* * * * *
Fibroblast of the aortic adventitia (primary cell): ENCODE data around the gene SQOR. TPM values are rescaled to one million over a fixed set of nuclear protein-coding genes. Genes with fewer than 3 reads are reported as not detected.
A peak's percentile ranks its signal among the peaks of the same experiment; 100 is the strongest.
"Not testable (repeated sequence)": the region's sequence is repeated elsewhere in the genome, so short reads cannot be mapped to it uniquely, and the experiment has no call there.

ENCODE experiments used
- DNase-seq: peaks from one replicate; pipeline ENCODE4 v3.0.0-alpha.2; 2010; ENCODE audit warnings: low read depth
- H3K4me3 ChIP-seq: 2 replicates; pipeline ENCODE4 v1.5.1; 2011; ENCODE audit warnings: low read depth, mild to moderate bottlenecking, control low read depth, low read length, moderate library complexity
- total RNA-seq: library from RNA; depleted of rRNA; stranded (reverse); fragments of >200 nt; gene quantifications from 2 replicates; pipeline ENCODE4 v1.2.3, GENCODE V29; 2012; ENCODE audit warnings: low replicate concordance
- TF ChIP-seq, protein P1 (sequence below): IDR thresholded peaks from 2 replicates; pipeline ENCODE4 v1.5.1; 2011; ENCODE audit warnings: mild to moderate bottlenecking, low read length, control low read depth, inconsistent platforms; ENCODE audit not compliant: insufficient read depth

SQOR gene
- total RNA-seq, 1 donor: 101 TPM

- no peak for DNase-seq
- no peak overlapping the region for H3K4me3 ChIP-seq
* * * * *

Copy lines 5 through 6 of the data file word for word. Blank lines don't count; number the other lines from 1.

- DNase-seq: peaks from one replicate; pipeline ENCODE4 v3.0.0-alpha.2; 2010; ENCODE audit warnings: low read depth
- H3K4me3 ChIP-seq: 2 replicates; pipeline ENCODE4 v1.5.1; 2011; ENCODE audit warnings: low read depth, mild to moderate bottlenecking, control low read depth, low read length, moderate library complexity